reasonable religion :: Charles Taylor on history and faith

In a chapter of Sources of the Self devoted to articulating the Deist’s vision of human identity and moral sources, Charles Taylor offers the following on the relation between faith, reason, and history. To read the passage in context it is necessary to understand that Taylor doesn’t advocate the position he articulates in the second half of the paragraph.

“So the paramountcy of order [in creation, from the Deist’s perspective] excludes miraculous interventions. But it also marginalizes history. The ‘historical’ nature of Judaism, Christianity, Islam—that is, the fact that allegiance and piety are focused on key historical events: Sinai, the Incarnation, the giving of the Quran—is intrinsically connected with their recognition of the extra dimension. These events are the eruptions of God’s affirming power in human life, and its continued force in our lives requires that we maintain unbroken continuity with these moments through tradition. Once the notion of order becomes paramount, it makes no more sense to give them a crucial status in religious life. It becomes an embarrassment to religion that it should be bound to belief in particular events which divide one group from another and are in any case open to cavil. The great truths of religion are all universal. Reason extracts these from the general course of things. A gap separates these realities of universal import from the particulate facts of history. These latter cannot support the former. ‘Contingent historical truths can never serve as proof for necessary truths of reason,’ as Lessing put it.” [1]

The very concept of “religion,” in its contemporary construal, contributes to the embarrassment about historicity. Religion is taken to be a general category, of which Islam, Judaism, Sikhism, Christianity, and Hinduism are all concrete examples. Similarities between these faiths justify classifying them together under one general concept. They all share things like: belief in what remains invisible, an account of the meaning of human existence, and concern for symbols, rites, and liturgies. Accustomed to ordering and classifying other particulars, sloths (both two-toed, and three-toed) or salamanders for instance, human reason turns its attention toward religious behaviors and beliefs, extracts their similarities and sets forth a category, “religion,” that holds them all.

Thinking about “religion” in this general way influences the way in which common sense approaches religious questions. The temptation offered by the concept of “religion” per se, lies in the attempt to skim all the “good bits” off the top of world’s religions by collecting what they hold in common without having to get one’s boots mucky by stepping into the historical events and subsequent authoritative traditions. The value of the general category, in other words, is that it allows us to understand and conceptually manipulate all the particulars—it allows for the broad view.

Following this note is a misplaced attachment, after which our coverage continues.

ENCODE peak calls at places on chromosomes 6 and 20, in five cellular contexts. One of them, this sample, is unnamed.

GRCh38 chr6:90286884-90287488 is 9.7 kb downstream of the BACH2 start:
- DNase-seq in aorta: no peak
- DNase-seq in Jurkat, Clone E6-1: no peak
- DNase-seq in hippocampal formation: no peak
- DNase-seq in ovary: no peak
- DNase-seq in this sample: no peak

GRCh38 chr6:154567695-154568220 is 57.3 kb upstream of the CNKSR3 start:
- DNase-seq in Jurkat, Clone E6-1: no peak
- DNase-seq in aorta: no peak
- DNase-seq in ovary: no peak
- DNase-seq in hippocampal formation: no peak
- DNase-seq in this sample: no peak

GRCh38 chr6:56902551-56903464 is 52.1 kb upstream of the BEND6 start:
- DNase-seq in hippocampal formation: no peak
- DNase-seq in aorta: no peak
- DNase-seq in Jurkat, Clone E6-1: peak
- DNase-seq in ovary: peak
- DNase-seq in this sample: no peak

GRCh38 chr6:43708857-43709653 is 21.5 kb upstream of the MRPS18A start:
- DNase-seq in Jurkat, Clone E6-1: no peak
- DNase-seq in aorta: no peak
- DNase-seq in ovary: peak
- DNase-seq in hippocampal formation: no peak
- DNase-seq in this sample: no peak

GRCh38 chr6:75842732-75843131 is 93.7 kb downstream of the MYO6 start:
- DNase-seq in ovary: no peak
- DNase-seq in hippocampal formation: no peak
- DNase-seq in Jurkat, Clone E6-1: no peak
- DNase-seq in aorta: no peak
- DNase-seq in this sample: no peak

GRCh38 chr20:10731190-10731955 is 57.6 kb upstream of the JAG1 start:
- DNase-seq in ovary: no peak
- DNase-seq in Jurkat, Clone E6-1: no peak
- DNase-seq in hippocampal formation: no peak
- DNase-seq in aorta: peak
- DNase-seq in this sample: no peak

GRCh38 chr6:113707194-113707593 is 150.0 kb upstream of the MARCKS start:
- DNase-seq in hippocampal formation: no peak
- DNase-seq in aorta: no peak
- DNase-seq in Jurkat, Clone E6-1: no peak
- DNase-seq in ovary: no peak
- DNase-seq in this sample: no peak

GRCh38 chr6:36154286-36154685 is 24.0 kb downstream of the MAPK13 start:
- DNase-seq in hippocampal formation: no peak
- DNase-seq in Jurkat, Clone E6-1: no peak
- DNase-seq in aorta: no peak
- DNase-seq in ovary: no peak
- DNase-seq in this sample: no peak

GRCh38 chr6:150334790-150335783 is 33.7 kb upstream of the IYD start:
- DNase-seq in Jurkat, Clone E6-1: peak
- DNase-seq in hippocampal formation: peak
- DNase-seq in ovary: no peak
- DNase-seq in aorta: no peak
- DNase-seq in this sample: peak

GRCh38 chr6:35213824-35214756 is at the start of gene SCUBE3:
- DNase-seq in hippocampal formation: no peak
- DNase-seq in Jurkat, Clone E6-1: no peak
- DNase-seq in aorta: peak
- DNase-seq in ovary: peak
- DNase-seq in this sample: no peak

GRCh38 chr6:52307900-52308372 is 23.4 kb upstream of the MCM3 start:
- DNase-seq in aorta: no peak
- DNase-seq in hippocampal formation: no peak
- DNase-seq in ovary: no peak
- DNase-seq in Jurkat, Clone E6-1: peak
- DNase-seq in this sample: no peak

This perspective doesn’t merely hold sway with those who stand outside all the religions and looks down upon them. It is part and parcel of the way that believers themselves see their own faith, and shapes their thought and practice. We tend to emphasize that which we know will gain acceptance from listeners, and so we apologetically couch our particular faith as a particularly well-adjusted historically grounded expression of the universal truths that “religion” is supposed to possess. “Look at how impartially benevolent Christianity makes us,” we say. The difference between our perception of a “moderate” believer and a fundamentalist often lies in whether he expresses his beliefs in language subordinated to “universal truths” or whether he insists on grounding everything in historical revelation. Hence the embarrassment.

The trouble is that the general concept is dependent upon the particulars. There really is no such thing as “religion.” No general definition properly encompases the exemplars. If you want to point to what religion actually is, you need to point to a specific group of people with a particular set of beliefs and practices. This is no different than noting that there really is no such thing as “human suffering.” We all know what human suffering is (firsthand), but human suffering cannot be experienced generally; it happens in this arm broken by police brutality, this child’s hunger, this mother’s grief. The general concept is useful, but only as a summation. Similarly the “universal truths” that are skimmed off the top of “religion” are really dependent on their original context, the practices and beliefs that give those truths depth and meaning. Stripped of that context, what seems to reason like “universal truth” one day looks more flexible the next. Both Charles Taylor and Alasdair MacIntyre speak of modernity as inculcating patterns of thought that strip human beings out of the context of a larger story (an account of the origin and goal of being-human) in which to make sense of their actions. Instead we are left with “universal truths” and naked experience to interpret as best we can by our own lights. The context makes all the difference.